Another Strike Against Thrombectomy in 1-Year TASTE Results

BARCELONA, Spain—Routine intracoronary thrombus aspiration before primary percutaneous coronary intervention (PCI) does not improve outcomes through 1 year in patients with ST-segment elevation myocardial infarction (STEMI), confirming the lack of benefit seen at 30 days, according to an update of the TASTE trial presented on September 2, 2014, at the European Society of Cardiology (ESC) Congress and simultaneously published online in the New England Journal of Medicine.  

“Routine thrombus aspiration should not be recommended for PCI in STEMI,” presenter Bo Lagerqvist, MD, PhD, of Uppsala University Hospital (Uppsala, Sweden), said. He noted that an update to the revascularization guidelines from the ESC and the European Association for Cardio-Thoracic Surgery (EACTS) released earlier in the meeting included a downgraded recommendation for the technique.

TASTE was a randomized trial based in the Swedish Coronary Angiography and Angioplasty Registry (SCAAR). It included 7,244 STEMI patients randomized at all 29 Swedish PCI centers, the lone PCI center in Iceland, and one center in Denmark to PCI plus manual thrombus aspiration or PCI alone. The investigators endorsed 3 aspiration catheters: Eliminate (Terumo; Tokyo, Japan), Export (Medtronic; Minneapolis, MN), and Pronto (Vascular Solutions; Minneapolis, MN). 

No Clinical Benefit from Aspiration

Thirty-day results—reported last year at the ESC Congress—showed that the rate of all-cause mortality (primary endpoint) was not different between the groups (P = .63), although there were trends toward lower rates of stent thrombosis and rehospitalization due to MI among the patients who received thrombus aspiration.

The new 1-year results affirmed the lack of a mortality difference and removed any hint of benefit for other clinical outcomes (table 1).

Table 1. Clinical Outcomes at 1 Year


PCI + Aspiration 

(n = 3621)

PCI Alone 

(n = 3623)

HR (95% CI)

All-Cause Death



0.94 (0.78-1.15)

Readmission for MI



0.97 (0.73-1.28)

Stent Thrombosis



0.84 (0.50-1.40)




0.90 (0.72-1.10)




0.91 (0.71-1.17)


Subgroup analyses did not reveal any patient populations—including those with high thrombotic risk—that might benefit from thrombus aspiration.


The findings conflict with those from the single-center TAPAS trial, which was not powered for clinical endpoints but showed a trend toward mortality reduction at 1 month (P = .07) and a significant benefit at 1 year (P = .04).

Dr. Lagerqvist and colleagues point out in their paper that the TAPAS result “was based on a total of 66 events. Furthermore, the reduction in mortality occurred immediately after randomization, with a nonsignificant 48% reduction in the rate of death from any cause at 30 days and with no further separation of the event curves up to 1 year.”

TASTE, on the other hand, was powered to detect a mortality difference at 30 days and had a much larger number of deaths at 1 year (393). Also, there was a lower crossover rate in TASTE vs TAPAS because randomization occurred after angiography. The researchers acknowledge, however, that a major limitation of TASTE is the fact that clinical events were collected as part of the registry and were not systematically adjudicated.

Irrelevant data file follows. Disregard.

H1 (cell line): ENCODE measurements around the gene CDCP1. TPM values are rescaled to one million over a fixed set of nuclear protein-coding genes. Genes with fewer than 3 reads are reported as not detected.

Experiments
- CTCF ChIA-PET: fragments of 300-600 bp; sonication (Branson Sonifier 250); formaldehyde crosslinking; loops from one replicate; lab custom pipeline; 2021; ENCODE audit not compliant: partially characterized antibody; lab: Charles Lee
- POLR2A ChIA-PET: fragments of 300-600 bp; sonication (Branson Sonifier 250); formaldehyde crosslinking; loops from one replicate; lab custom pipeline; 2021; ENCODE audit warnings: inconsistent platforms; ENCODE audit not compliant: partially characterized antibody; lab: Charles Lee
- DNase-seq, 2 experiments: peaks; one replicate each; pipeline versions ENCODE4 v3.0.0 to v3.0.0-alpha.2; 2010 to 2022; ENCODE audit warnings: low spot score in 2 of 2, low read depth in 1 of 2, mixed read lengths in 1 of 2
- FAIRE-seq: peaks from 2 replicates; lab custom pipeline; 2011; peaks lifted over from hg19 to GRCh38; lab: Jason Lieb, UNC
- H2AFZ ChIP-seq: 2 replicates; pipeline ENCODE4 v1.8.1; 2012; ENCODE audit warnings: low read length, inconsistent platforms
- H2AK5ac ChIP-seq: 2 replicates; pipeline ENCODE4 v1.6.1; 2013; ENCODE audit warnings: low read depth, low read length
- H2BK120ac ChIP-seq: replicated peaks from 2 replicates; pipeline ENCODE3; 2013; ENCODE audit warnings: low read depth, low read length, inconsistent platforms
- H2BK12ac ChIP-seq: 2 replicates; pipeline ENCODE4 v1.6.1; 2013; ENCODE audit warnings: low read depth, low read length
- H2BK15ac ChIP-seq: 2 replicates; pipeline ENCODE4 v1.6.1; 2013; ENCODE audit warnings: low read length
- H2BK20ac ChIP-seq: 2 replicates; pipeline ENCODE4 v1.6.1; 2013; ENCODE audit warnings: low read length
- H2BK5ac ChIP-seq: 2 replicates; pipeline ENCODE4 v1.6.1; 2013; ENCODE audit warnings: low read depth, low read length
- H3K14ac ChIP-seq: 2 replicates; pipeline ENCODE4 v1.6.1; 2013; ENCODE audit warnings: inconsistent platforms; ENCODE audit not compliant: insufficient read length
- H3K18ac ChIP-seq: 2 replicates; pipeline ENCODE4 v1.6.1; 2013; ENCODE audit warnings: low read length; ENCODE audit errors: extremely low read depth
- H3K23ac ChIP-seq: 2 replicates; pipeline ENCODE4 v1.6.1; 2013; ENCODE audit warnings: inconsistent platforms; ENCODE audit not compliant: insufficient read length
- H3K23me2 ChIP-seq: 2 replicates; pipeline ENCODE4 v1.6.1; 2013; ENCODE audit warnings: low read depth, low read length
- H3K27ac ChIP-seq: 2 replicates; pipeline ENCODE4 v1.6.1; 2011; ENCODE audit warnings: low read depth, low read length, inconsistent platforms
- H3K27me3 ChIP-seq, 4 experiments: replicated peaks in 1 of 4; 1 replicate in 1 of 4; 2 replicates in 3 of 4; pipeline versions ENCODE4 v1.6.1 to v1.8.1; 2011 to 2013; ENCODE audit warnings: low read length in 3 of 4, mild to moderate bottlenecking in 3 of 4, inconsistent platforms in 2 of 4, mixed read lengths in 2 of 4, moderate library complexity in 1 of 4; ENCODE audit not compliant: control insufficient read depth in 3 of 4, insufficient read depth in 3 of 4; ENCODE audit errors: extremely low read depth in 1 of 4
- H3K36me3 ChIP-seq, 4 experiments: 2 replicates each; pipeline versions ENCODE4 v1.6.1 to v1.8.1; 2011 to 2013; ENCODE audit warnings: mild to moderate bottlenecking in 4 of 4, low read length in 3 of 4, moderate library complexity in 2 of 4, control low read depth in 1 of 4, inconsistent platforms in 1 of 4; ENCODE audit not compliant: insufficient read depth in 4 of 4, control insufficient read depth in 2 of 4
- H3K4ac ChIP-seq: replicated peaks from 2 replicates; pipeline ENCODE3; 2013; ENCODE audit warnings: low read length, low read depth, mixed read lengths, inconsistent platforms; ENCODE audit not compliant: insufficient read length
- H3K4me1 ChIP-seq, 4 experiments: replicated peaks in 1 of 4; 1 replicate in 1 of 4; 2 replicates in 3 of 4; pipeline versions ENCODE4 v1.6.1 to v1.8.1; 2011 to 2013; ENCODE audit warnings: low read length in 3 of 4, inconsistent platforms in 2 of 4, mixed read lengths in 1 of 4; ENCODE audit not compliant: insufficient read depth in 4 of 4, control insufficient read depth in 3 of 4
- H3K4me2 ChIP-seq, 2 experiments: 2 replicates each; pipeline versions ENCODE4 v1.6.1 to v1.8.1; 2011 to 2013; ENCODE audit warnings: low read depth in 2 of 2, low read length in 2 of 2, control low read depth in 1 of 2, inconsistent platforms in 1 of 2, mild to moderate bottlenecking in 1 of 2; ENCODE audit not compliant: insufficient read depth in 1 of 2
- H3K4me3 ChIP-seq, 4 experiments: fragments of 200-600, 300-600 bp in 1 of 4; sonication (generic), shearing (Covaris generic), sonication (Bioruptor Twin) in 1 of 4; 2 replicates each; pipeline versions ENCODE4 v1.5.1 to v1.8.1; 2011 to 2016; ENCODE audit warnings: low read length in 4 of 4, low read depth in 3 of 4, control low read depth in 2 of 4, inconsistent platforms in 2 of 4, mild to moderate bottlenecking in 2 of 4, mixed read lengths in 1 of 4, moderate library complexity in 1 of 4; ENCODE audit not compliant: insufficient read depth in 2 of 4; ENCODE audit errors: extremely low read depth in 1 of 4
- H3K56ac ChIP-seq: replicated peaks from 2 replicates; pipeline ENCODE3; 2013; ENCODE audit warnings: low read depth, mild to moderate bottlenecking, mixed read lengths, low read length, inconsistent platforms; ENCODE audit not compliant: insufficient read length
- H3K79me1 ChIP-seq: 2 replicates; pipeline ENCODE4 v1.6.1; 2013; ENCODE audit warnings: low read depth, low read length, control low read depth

Another trial of thrombus aspiration that has a target enrollment of 10,700 STEMI patients—TOTAL—is ongoing, they note.

Aspiration in Limbo

That trial might help clarify a role for thrombus aspiration, which was recently downgraded in the ESC/EACTS revascularization guidelines from a class IIa level of evidence B recommendation (“should be considered”) to a class IIb level of evidence A recommendation (“could be considered”). US STEMI guidelines give manual thrombus aspiration a class IIa level of evidence B recommendation (“is reasonable”) for patients undergoing primary PCI.

Dr. Lagerqvist said that he agrees with the ESC/EACTS recommendation because it maintains the flexibility to use the technique—which has proven safe—in specific cases. He added, however, that it should not be used routinely.

Discussant Gilles Montalescot, MD, PhD, of Centre Hospitalier Pitié-Salpêtrière (Paris, France), outlined the arguments both for and against abandoning thrombus aspiration following the TASTE results, but said it would be premature to stop doing the procedure altogether before seeing what comes from TOTAL.

In the meantime, he said, operators should probably be more selective when deciding on whether to employ the technique, using it in early presenters and those with a large thrombus burden or TIMI 0 flow, for example. In addition, Dr. Montalescot said, aspiration possibly should be used in combination with glycoprotein IIb/IIIa inhibitors, especially in patients who have a large thrombus.

Lagerqvist B, Fröbert O, Olivecrona G, et al. Outcomes 1 year after thrombus aspiration for myocardial infarction. N Engl J Med. 2014;Epub ahead of print. 

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Todd Neale is the Associate News Editor for TCTMD and a Senior Medical Journalist. He got his start in journalism at …

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  • TASTE was supported by unrestricted research grants from Medtronic, the Swedish Association of Local Authorities and Regions, the Swedish Research Council, Terumo Medical, and Vascular Solutions; by grants from the Swedish Heart-Lung Foundation; and by the Landspitali University Hospital Research Fund.
  • Dr. Lagerqvist reports no relevant conflicts of interest.